Mohammad Yousuf felt otherwise.
“Amir is a wonderful bowler and since he has completed his sentence he has every right to play for Pakistan again.
Amir is performing very well since his ban was lifted and his inclusion will strengthen Pakistan team, so I back his inclusion.”
Azhar Mahmood, writing for PakPassion.net, said:
“I think it is the right thing to do and I support the PCB in this decision. Look, we as human beings are prone to make mistakes. This is human nature. In Amir’s case, he made a mistake and has served his punishment. Now that the ban has lapsed, it’s time for everyone to move forward and give him another chance. Even from a religious point of view, we need to forgive him and move on.”
Amir , the man at the centre of storm , said:
“I promise that I will do my best to respect the prestige of the green cap and Pakistan shirt.”
With S Sreesanth, Ajit Chandila and Ankeet Chavan absolved of any criminal complicity in the IPL spot-fixing and betting scandal and the BCCI drawing a line in the sand claiming that their ban on the aforesaid individuals will not be revoked, Indian cricket fans are in for more courtroom drama involving the BCCI and the freed trio.
The Delhi court order leaves the field open for the three players to challenge the nation’s premier cricket body and overturn the ban. This may be a long drawn-out process. There is no guarantee that if and when the ban is nullified, the players will be at their best. They have lost their prime years while serving the ban.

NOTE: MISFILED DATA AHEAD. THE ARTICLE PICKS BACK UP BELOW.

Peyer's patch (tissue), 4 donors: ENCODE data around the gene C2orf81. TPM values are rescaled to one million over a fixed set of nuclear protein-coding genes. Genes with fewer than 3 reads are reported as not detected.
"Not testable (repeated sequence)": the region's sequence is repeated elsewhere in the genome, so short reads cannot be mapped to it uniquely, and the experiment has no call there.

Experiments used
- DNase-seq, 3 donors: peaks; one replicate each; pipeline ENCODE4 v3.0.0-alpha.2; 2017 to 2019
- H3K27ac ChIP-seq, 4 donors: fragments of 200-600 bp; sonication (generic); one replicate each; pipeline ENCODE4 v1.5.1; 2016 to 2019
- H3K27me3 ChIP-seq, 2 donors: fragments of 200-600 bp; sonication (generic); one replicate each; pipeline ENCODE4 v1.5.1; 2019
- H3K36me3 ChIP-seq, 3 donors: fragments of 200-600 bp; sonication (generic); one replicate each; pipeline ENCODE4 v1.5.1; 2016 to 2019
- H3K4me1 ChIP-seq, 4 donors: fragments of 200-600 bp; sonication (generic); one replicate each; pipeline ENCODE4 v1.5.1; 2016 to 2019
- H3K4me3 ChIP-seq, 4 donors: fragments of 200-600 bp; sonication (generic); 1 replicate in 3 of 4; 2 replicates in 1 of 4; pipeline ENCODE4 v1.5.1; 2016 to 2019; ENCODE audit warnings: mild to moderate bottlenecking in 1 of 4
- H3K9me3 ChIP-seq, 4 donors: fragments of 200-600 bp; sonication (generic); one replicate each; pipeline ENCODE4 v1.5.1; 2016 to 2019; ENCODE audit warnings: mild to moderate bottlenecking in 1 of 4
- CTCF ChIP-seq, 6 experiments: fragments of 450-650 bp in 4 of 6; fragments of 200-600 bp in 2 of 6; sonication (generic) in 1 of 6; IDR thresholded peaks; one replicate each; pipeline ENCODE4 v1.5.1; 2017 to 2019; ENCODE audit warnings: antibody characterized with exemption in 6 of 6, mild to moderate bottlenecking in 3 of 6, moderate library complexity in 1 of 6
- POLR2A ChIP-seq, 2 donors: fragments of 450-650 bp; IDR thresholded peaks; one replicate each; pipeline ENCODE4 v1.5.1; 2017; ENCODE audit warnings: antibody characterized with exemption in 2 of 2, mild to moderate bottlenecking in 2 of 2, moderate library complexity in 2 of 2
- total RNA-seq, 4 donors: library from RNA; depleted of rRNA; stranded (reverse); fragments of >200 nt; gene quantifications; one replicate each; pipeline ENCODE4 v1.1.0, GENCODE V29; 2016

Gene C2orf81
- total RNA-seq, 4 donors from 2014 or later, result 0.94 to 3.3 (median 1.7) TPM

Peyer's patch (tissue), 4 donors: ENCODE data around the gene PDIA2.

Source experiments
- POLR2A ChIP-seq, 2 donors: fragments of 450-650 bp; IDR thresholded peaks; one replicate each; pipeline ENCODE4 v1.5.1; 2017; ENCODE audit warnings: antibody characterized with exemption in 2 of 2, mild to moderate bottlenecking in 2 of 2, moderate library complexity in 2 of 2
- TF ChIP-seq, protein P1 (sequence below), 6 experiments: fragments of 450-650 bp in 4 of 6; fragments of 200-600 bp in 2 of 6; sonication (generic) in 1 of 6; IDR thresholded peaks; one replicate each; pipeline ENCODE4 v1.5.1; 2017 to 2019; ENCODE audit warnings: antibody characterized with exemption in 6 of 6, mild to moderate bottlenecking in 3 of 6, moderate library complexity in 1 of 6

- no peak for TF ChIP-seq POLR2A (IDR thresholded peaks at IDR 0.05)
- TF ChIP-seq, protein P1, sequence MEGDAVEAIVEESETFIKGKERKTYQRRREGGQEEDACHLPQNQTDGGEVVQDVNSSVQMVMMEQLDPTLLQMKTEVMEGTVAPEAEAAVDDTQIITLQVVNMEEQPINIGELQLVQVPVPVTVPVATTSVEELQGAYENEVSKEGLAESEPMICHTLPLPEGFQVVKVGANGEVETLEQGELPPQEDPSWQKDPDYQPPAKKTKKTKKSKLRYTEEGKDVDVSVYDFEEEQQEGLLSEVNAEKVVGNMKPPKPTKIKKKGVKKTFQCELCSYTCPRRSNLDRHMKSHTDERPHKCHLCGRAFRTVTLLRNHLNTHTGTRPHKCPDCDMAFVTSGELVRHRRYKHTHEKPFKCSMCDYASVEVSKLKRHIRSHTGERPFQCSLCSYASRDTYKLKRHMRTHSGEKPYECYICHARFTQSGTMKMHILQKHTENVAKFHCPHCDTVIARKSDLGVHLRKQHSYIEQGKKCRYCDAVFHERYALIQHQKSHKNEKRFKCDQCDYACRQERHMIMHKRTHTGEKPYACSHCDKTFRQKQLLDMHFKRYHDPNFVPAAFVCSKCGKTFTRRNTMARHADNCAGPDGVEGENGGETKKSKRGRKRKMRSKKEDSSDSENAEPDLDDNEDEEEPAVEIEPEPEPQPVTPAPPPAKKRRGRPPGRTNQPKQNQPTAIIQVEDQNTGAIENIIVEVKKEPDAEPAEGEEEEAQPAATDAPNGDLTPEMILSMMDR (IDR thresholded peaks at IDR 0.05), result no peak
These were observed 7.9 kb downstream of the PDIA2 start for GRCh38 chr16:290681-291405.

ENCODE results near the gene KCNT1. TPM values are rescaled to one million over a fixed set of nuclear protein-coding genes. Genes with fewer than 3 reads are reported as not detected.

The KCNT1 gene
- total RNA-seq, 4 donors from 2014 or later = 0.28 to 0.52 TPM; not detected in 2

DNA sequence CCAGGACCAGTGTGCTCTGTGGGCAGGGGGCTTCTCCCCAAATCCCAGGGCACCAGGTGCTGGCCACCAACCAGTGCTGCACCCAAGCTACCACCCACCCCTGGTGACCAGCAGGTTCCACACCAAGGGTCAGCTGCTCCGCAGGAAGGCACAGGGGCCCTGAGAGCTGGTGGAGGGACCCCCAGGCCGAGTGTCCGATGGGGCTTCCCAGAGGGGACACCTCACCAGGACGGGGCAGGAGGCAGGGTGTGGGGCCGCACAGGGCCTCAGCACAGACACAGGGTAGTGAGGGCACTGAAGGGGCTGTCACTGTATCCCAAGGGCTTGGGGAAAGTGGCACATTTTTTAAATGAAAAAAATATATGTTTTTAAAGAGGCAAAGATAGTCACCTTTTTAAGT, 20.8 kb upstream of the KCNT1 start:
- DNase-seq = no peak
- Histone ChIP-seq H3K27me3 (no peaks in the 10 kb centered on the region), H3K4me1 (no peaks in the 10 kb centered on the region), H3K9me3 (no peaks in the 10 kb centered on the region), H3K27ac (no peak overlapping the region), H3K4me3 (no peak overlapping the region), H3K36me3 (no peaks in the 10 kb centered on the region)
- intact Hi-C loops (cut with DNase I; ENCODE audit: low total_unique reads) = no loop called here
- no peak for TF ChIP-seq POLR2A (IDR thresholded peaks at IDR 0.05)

Mohammad Azharuddin, Nayan Mongia and Ajay Jadeja cleared their names by taking on the BCCI via the Indian judicial system. Yet, only Jadeja was able to make a comeback of sorts to competitive cricket.
What must perplex every cricket aficionado is how and why one tribunal found the IPL players guilty and the other did not. The evidence presented in both cases was the same. Strange are the ways of the Indian judicial system and the BCCI.
The BCCI responded to the Delhi High Court’s verdict thus:
“Any disciplinary proceeding or decision taken by the BCCI is independent of any criminal proceeding and has no bearing. The decisions of the BCCI, based on its independent disciplinary action, shall remain unaltered.The BCCI has nothing to do with acriminal case between the police and individuals. The disciplinary proceedings of the board and the criminal case of the police are independent of each other. In certain cases a charge is enough in a departmental inquiry while the same charge is needed to be proved in a court of law.”
PR Raman, a former legal officer with the cricketing body, said: